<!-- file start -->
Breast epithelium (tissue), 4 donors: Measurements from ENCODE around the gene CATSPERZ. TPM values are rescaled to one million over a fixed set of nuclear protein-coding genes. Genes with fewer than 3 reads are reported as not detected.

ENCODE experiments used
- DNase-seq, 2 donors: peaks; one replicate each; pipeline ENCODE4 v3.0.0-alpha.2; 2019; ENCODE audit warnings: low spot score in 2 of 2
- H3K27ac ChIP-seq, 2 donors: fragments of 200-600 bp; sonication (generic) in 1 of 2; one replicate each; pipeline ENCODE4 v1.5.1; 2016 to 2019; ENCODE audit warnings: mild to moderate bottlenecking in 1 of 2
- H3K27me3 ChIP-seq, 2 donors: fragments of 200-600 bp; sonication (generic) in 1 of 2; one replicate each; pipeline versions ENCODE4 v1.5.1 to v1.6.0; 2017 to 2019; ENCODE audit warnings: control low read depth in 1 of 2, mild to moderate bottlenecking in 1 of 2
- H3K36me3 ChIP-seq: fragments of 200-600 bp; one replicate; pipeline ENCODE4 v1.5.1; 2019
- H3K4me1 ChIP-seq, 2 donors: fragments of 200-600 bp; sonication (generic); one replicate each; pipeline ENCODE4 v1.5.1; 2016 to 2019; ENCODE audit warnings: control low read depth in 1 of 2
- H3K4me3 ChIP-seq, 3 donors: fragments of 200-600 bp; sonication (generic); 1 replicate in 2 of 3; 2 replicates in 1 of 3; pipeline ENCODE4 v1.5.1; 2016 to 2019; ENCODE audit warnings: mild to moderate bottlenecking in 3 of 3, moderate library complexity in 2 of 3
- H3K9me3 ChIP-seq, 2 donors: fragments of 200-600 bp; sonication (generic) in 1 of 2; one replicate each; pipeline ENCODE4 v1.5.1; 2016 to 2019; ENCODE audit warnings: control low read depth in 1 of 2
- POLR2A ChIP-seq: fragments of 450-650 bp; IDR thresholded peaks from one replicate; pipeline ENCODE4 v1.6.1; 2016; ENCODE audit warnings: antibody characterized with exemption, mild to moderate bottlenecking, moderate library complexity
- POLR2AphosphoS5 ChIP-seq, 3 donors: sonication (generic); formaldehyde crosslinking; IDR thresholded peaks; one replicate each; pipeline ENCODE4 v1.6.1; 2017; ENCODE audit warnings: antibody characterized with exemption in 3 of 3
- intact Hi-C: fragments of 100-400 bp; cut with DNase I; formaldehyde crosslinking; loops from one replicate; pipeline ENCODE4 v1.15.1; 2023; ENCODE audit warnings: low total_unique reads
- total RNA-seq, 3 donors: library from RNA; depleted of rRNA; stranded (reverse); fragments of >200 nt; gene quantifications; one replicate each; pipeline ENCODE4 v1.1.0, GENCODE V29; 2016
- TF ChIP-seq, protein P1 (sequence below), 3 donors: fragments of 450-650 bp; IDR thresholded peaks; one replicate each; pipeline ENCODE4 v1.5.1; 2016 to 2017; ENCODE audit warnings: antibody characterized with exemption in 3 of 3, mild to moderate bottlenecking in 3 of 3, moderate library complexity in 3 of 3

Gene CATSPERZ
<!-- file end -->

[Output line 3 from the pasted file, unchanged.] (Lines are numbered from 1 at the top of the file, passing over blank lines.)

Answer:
- DNase-seq, 2 donors: peaks; one replicate each; pipeline ENCODE4 v3.0.0-alpha.2; 2019; ENCODE audit warnings: low spot score in 2 of 2